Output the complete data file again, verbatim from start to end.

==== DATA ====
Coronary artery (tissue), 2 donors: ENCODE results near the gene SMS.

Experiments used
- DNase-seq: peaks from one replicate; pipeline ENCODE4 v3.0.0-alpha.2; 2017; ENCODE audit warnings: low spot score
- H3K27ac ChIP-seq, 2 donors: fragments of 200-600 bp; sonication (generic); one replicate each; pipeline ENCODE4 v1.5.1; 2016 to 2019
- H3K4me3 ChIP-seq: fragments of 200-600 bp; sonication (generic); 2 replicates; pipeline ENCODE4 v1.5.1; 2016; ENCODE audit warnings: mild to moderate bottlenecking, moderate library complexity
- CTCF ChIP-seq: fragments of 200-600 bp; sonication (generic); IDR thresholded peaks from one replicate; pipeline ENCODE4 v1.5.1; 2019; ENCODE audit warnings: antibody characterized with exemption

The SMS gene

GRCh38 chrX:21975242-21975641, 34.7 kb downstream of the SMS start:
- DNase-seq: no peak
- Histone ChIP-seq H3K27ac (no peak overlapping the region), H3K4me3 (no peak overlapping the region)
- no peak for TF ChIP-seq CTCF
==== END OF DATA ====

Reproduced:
Coronary artery (tissue), 2 donors: ENCODE results near the gene SMS.

Experiments used
- DNase-seq: peaks from one replicate; pipeline ENCODE4 v3.0.0-alpha.2; 2017; ENCODE audit warnings: low spot score
- H3K27ac ChIP-seq, 2 donors: fragments of 200-600 bp; sonication (generic); one replicate each; pipeline ENCODE4 v1.5.1; 2016 to 2019
- H3K4me3 ChIP-seq: fragments of 200-600 bp; sonication (generic); 2 replicates; pipeline ENCODE4 v1.5.1; 2016; ENCODE audit warnings: mild to moderate bottlenecking, moderate library complexity
- CTCF ChIP-seq: fragments of 200-600 bp; sonication (generic); IDR thresholded peaks from one replicate; pipeline ENCODE4 v1.5.1; 2019; ENCODE audit warnings: antibody characterized with exemption

The SMS gene

GRCh38 chrX:21975242-21975641, 34.7 kb downstream of the SMS start:
- DNase-seq: no peak
- Histone ChIP-seq H3K27ac (no peak overlapping the region), H3K4me3 (no peak overlapping the region)
- no peak for TF ChIP-seq CTCF